For our main result, we create 52 GC models spanning a range of different realistic parameters. These are described in Table 1. We consider a 3x2x4 grid of models, with different metallicities, virial radii, and initial particle numbers, for a total of 24 initial conditions, and four additional models in which we varying the assumptions of stellar evolution. For each of the 24 main models, we generate two statistically independent cluster models for each initial condition. We consider three metallicities: , corresponding roughly to the lower-end of the Milky Way GC (MWGC) metallicity distribution Harris (1996), , corresponding to the peak of the MWGC distribution, and , corresponding to the peak of the high-metallicity MWGCs. We will refer to our and models as low-metallicity, and our model as high-metallicity2. We place the , , and clusters at galactocentric distances of 2 kpc, 8 kpc, and 20 kpc respectively, as there exists a strong correlation between a cluster’s galactocentric distance and its metallicity Djorgovski and Meylan (1994). We also consider clusters with initial virial radii of both and . This is motivated by both observational evidence of cluster formation in the local universe, suggesting that is typical Scheepmaker et al. (2007) and theoretical modeling suggesting that smaller produce GCs with properties more similar to observed MWGCs Morscher et al. (2015).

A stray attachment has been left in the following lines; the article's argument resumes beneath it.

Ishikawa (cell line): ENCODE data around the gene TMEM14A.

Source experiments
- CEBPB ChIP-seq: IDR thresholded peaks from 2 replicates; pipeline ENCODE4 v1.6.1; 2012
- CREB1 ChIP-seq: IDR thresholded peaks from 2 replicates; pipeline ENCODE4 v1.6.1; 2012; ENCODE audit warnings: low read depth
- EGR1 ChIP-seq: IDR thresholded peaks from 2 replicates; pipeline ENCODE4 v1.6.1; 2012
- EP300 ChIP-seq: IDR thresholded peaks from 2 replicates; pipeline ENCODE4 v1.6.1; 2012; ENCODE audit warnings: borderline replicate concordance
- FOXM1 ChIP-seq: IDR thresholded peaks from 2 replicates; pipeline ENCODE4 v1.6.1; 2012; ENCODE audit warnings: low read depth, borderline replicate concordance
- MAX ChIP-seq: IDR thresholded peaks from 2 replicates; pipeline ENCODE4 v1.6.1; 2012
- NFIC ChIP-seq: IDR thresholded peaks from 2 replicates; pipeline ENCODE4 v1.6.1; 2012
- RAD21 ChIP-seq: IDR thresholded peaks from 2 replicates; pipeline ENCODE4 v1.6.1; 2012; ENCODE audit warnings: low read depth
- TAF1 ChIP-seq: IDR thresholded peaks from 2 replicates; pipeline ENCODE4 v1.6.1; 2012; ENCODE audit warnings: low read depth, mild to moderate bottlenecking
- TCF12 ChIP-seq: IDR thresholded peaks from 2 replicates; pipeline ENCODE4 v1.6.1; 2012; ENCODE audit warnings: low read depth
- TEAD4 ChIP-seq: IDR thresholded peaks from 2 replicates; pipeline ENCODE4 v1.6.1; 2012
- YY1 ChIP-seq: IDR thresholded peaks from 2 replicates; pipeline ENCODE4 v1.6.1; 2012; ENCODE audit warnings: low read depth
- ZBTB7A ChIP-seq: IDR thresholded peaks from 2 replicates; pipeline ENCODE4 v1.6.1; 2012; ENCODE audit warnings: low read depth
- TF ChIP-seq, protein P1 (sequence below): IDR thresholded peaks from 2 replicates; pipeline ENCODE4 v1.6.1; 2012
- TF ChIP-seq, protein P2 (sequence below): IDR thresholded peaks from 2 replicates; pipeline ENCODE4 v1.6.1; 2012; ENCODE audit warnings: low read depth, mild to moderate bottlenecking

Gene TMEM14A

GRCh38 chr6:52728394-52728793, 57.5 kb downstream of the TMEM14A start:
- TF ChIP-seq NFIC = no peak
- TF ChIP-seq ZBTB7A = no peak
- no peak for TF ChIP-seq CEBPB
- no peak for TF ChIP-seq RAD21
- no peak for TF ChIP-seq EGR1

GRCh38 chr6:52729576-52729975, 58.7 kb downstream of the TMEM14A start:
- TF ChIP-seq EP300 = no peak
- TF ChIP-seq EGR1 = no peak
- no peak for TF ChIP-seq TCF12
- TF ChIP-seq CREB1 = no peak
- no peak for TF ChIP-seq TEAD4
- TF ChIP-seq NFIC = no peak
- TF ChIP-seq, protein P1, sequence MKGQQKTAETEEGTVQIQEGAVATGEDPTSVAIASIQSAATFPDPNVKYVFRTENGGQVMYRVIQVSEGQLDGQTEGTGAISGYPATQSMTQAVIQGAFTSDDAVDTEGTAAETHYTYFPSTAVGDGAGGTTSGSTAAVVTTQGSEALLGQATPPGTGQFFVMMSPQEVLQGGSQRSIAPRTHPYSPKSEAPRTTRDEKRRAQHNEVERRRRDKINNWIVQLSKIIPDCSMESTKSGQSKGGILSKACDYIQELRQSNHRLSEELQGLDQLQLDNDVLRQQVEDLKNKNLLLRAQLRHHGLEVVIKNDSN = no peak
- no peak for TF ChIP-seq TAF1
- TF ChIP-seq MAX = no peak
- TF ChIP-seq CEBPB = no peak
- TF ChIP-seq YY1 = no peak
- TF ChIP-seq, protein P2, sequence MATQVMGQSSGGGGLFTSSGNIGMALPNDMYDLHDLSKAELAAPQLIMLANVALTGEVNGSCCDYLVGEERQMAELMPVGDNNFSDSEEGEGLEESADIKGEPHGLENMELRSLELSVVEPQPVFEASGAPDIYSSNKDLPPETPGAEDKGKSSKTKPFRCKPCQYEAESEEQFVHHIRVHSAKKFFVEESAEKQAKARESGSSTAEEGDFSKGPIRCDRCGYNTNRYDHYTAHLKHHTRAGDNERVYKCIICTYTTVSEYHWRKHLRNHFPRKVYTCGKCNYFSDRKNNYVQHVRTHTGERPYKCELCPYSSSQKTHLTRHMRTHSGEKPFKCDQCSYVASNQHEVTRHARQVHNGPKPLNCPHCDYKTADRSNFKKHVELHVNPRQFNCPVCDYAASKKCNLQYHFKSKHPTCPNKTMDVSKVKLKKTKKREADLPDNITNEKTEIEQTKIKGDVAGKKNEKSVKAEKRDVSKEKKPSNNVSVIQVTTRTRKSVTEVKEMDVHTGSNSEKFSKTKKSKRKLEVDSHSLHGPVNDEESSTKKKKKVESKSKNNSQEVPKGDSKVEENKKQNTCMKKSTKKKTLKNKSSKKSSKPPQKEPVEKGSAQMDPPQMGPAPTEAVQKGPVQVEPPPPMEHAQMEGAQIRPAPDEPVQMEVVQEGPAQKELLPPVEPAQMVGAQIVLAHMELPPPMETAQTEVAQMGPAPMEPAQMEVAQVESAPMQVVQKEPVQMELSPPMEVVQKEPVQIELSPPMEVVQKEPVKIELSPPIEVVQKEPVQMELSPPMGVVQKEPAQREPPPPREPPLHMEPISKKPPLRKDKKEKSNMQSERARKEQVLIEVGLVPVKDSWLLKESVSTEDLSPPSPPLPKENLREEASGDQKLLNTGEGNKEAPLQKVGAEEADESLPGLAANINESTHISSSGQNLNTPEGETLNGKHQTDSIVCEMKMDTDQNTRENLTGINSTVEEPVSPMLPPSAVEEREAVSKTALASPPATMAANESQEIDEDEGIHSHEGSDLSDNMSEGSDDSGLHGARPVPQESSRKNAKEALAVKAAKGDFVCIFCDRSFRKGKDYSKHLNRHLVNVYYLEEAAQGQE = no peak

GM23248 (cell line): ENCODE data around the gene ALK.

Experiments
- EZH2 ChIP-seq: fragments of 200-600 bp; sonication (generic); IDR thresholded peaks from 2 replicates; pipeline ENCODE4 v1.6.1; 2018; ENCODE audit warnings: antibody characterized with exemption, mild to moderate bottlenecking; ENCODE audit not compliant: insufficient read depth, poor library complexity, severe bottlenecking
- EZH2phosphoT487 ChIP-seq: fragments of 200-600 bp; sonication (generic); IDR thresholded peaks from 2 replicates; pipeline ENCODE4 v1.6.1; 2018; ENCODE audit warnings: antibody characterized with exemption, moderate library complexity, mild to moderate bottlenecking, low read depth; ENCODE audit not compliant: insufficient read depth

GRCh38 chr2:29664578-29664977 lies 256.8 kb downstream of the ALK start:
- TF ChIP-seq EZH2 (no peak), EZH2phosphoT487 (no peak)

For each metallicity, galactocentric distance, and virial radius, we then consider clusters with , , , and particles. The particles are placed at radii drawn from a King profile King (1966) with (as (Morscher et al., 2015; Rodriguez et al., 2015) found no correlation between the initial GC concentration and either the observational properties of the clusters or the properties of the BBH population). The stellar masses are drawn from a Kroupa initial mass function (IMF) of the form Kroupa (2001):